As a cosmetic dentist in Sonora, Dr. Paul Berger remains committed to protecting patients’ health and appearance. By now, most patients should understand the risks associated with harmful oral bacteria that contribute to the development of gum disease and tooth decay. What might not be as well known, however, is the potential hidden dangers that can negatively impact your health. One such risk that’s been getting a lot of attention recently is whether a man’s beard serves as a breeding ground for bacteria.
Just last year, reports were released that claimed men’s beards could contain more bacteria than a toilet. But before you start shaving in a bacteria induced state of panic, let’s take a moment to review the evidence and examine where the stories linking a bacteria buildup to men’s beards first appeared.
How Clean Is Your Beard?
Like a similar controversy that claimed flossing actually does nothing to protect your oral health – a story that was picked up by news outlets in both the U.S. and UK -, reports of the amount of bacteria found in the average beard was not based on research published in a scientific or medical journal, but rather involved an Albuquerque TV news crew who swabbed a few beards as part of an informal report. The TV crew then had the swabs tested by a lab that found surprisingly high concentrations of bacteria.
It was only after the story went viral that commentators pointed out the very unscientific nature of the report. For example, the news crew did not bother to swab the faces of clean-shaven men to determine what types of bacteria may be commonly present. Bacteria can accumulate on a variety of surfaces, including skin, and by failing to establish a contrast an important data point was ignored: Do beards actually harbor more bacteria than a clean-shaven face?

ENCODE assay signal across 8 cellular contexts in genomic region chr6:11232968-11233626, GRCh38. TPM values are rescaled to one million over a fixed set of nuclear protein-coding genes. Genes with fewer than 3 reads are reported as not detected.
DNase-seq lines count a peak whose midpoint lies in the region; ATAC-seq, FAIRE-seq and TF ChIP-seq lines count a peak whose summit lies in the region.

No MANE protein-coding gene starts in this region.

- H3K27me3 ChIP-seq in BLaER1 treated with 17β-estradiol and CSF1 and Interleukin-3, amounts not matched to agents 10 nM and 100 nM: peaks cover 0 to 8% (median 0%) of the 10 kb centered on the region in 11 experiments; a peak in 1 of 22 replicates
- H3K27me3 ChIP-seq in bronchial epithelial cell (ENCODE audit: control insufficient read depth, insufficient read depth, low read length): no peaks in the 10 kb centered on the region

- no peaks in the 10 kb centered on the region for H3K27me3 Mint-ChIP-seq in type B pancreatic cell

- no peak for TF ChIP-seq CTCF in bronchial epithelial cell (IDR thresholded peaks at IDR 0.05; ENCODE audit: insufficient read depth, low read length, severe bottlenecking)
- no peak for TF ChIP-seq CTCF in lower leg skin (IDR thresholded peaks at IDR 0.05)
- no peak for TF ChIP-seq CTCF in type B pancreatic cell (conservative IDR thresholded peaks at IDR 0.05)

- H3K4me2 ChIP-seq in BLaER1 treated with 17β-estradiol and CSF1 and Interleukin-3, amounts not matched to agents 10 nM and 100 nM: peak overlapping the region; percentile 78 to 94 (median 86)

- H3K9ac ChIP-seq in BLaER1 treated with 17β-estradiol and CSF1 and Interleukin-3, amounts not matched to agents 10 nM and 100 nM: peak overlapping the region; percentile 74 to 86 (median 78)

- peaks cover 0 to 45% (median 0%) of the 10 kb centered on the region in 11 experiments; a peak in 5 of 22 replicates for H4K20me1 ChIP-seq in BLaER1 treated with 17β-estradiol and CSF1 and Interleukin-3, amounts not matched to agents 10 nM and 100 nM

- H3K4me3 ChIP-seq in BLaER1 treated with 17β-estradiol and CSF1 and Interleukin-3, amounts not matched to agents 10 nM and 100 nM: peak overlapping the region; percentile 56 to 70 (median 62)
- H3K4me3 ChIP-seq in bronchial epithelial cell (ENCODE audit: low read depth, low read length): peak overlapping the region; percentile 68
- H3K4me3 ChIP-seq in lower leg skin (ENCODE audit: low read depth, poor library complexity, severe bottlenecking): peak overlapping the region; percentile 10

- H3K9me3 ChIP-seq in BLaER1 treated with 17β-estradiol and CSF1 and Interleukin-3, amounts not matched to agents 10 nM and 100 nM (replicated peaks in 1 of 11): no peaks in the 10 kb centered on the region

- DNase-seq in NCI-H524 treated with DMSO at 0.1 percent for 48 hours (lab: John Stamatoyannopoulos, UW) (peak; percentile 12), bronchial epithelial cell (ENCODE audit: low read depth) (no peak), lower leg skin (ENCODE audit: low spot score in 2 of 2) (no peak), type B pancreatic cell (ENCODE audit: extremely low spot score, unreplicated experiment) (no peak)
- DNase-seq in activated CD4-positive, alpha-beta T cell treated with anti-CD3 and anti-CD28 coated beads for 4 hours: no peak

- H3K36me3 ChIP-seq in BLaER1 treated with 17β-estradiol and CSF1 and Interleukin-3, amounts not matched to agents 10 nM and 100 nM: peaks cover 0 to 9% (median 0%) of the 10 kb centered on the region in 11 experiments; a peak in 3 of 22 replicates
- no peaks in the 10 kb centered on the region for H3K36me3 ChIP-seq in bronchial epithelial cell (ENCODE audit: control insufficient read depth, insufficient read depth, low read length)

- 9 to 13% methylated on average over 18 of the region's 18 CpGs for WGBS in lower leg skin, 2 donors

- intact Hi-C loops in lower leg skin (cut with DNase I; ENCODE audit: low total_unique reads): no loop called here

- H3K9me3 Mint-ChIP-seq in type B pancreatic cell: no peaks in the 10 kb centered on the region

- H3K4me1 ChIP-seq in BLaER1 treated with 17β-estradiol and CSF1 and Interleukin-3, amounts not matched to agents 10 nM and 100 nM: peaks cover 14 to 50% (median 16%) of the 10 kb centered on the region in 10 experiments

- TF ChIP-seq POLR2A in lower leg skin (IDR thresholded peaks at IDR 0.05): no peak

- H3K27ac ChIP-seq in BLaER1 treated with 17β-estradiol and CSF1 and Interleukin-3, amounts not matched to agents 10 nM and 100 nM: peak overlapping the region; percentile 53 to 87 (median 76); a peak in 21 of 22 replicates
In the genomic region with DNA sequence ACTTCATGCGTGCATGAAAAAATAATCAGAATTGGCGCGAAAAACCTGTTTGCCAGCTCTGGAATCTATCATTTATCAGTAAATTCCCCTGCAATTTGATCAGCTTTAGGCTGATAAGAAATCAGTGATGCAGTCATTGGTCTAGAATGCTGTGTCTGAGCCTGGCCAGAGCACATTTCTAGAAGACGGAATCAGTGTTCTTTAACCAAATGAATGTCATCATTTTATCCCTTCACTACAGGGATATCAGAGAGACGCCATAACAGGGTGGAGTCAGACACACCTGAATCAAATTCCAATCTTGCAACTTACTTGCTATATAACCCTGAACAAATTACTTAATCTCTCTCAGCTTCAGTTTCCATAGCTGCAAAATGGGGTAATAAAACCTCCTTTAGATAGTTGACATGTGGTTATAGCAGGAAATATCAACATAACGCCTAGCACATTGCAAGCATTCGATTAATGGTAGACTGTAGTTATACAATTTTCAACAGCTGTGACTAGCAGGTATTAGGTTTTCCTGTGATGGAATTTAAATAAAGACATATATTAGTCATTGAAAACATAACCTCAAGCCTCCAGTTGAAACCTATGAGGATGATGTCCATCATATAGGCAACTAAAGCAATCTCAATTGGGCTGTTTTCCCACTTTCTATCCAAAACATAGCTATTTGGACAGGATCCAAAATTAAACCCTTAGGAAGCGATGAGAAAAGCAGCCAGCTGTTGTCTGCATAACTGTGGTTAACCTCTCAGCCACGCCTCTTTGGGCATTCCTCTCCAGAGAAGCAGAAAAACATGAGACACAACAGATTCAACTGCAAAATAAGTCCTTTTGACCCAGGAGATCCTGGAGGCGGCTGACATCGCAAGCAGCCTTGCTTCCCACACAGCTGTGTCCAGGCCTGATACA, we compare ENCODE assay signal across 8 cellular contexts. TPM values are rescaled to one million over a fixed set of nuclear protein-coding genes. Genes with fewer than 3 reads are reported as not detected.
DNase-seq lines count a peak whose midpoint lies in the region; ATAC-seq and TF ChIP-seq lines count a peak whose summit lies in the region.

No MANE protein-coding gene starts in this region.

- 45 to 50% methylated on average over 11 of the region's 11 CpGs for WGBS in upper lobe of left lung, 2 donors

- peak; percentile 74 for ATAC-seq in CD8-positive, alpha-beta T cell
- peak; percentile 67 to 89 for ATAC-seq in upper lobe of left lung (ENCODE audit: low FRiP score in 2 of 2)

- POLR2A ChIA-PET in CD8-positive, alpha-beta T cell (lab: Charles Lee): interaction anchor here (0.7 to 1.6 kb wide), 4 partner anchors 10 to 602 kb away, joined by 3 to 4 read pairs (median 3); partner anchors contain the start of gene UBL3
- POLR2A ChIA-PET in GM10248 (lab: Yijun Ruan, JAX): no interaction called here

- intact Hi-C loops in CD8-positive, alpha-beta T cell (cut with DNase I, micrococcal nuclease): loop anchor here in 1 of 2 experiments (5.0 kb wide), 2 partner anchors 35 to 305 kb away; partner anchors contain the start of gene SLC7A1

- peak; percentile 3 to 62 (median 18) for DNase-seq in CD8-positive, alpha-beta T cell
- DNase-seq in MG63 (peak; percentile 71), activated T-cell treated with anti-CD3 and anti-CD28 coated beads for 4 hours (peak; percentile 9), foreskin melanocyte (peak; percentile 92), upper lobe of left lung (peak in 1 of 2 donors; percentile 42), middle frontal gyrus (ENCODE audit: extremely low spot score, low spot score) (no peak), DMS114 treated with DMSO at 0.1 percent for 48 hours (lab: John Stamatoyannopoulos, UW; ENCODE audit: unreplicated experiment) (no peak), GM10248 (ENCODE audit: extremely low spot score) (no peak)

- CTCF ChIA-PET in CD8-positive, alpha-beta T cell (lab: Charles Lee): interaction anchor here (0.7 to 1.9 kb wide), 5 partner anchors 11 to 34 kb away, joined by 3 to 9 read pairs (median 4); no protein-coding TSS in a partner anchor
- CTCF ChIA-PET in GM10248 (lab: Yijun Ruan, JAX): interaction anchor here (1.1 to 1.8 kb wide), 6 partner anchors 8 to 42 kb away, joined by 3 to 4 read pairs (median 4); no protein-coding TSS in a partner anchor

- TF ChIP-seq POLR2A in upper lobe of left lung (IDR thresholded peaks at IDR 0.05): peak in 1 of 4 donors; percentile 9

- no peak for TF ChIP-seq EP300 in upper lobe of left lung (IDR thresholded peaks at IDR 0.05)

A more exhaustive 2014 study published in the Journal of Hospital Infection actually found that beards don’t posses any type of health hazard. According to the study, researchers compared the bacterial colonization on the faces of over 400 male health care workers with beards and without. Researches found almost no difference between the two groups, but the study did find that some types of bacteria were more likely to develop on the faces of men without beards. If anything this study just goes to underscore the importance of practicing quality daily hygiene, whether bearded or not.
Oral Hygiene Remains Key
Should a beard prove to be a good breeding group for bacteria, it’s important that men thoroughly clean their beards. After all, the beard is located directly near the mouth, which could increase the risk of exposure to dangerous bacteria. Even if the risk is only minor, a little good hygiene can go a long way.